The Limerick is Furtive and Mean...- page 2 | People & Places | Smithsonian
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The Limerick is Furtive and Mean...

From the Maigue poets to Ogden Nash, witty wordsmiths have delighted in composing the oft-risqué five-line verses

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(Continued from page 1)

A crusader’s wife slipped from the garrison
And had an affair with a Saracen;
She was not over-sexed,
Or jealous, or vexed,
She just wanted to make a comparison.

In the course of a lengthy career writing science fiction stories, nonfiction and novels, Isaac Asimov published several volumes of what he called “lecherous limericks.” Some readers may remember his:

“On the beach,” said John sadly, “there’s such
A thing as revealing too much.”
So he closed both his eyes
At the ranks of bare thighs,
And felt his way through them by touch.

Among other notable writers who have delighted in the limerick are Mark Twain, Dante Gabriel Rossetti, Walter de la Mare, Aldous Huxley, Conrad Aiken and Alfred Lord Tennyson. Notability is not, however, a prerequisite. The following lyric may leap to mind even if its author, Thomas Moore, remains largely unremembered:

The time I’ve lost in wooing,
In watching and pursuing,
The light that lies In women’s eyes
Has been my heart’s undoing.

Moore, an early 19th-century Irish poet who lived most of his life in London, wrote about his native land with great feeling, which brings us to the limerick’s Irish connection. It’s a reasonable assumption that any verse with this name must have emerged from Ireland’s LimerickCity. Well, nearly. As the Irish might say, “It did, and it didn’t.”

To settle the matter, I traveled to the heart of limerick-land, the tiny village of Croom (pop. 1,000), ten miles south of Limerick City. Just a few steps from a short stone bridge over the Maigue, a swift river that features prominently in the origins of the limerick, I met two local historians, Mannix Joyce and Sean de Creag. Both are former schoolteachers and county council officials. De Creag, who lived most of his life in Croom, now sells newspapers and magazines; for the past 58 years, Joyce has written a weekly column on local history for the Limerick Leader.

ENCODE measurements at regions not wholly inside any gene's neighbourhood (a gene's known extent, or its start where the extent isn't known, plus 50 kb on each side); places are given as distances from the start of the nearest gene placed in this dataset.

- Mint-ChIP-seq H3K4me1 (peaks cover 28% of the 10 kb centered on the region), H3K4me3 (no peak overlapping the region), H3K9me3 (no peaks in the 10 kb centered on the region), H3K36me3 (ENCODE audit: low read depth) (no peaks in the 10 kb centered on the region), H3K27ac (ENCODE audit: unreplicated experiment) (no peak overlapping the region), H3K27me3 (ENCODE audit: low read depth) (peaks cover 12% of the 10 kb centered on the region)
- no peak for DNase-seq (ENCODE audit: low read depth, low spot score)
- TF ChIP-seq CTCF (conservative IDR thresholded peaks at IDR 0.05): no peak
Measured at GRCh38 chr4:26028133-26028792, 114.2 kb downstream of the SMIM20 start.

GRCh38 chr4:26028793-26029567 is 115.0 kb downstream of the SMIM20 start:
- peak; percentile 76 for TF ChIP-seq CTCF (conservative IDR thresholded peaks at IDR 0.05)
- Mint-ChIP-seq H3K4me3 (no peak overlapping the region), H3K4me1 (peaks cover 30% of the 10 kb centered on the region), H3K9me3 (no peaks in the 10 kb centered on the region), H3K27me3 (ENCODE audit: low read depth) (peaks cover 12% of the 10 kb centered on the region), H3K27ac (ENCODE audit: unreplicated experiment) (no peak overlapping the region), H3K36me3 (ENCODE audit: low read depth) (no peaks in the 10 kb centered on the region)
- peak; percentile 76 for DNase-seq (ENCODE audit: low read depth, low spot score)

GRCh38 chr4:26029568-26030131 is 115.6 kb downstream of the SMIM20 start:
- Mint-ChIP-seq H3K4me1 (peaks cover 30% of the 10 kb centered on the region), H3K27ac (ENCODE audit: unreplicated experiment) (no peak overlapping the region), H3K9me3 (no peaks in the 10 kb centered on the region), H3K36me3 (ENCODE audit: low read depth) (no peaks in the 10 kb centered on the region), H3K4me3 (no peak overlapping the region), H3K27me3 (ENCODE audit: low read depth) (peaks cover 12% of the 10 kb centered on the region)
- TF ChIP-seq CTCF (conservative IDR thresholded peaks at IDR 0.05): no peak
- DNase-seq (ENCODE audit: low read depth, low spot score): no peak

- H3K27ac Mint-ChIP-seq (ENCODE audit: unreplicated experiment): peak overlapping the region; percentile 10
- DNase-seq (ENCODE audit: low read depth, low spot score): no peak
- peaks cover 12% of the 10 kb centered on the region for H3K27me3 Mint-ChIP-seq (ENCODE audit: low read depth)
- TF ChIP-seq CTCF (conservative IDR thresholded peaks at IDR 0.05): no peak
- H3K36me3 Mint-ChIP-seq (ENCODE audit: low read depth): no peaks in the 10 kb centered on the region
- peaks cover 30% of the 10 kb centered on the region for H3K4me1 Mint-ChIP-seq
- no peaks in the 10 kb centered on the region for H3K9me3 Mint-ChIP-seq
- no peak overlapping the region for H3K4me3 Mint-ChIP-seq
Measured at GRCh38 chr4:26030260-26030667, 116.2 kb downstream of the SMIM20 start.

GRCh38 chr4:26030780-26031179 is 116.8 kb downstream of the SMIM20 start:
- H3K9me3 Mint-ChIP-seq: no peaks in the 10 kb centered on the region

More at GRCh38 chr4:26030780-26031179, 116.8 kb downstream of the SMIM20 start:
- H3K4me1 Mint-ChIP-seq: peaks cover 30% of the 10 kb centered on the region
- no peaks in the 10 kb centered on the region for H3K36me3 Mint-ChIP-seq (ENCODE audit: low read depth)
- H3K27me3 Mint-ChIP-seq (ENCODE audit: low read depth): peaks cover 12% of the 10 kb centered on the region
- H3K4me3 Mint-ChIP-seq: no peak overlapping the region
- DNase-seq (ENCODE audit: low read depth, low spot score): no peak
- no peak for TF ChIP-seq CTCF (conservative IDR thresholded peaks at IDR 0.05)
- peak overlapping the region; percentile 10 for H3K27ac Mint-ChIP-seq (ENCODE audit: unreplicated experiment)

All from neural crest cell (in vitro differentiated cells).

De Creag led us down the road and through the open door of a pub. “This is the snug where the ladies of the village would come for their toddies,” he said as we ordered glasses of the local cider. The windows of the sunny room looked out onto a farmyard with cackling chickens and a sleek dark rooster mounted on the top rail of a fence in the middle distance.

During the three-hour tutorial that followed, I became increasingly aware of the rhythmic sounds surrounding us: the chickens outside the window, the Maigue murmuring through the village, dogs barking. The cock on the fence rail, with uncanny timing, frequently punctuated the last line of an especially clever limerick with his piercing call.

Joyce arrived with a handful of scholarly materials, explaining to my dismay that few Irish people today walk around with limericks on the tips of their tongues. Even so, limericks remain deeply entrenched in Irish popular culture. In the early 20th century, limerick contests were taken so seriously that furnished homes and lifetime annuities were awarded to winners.

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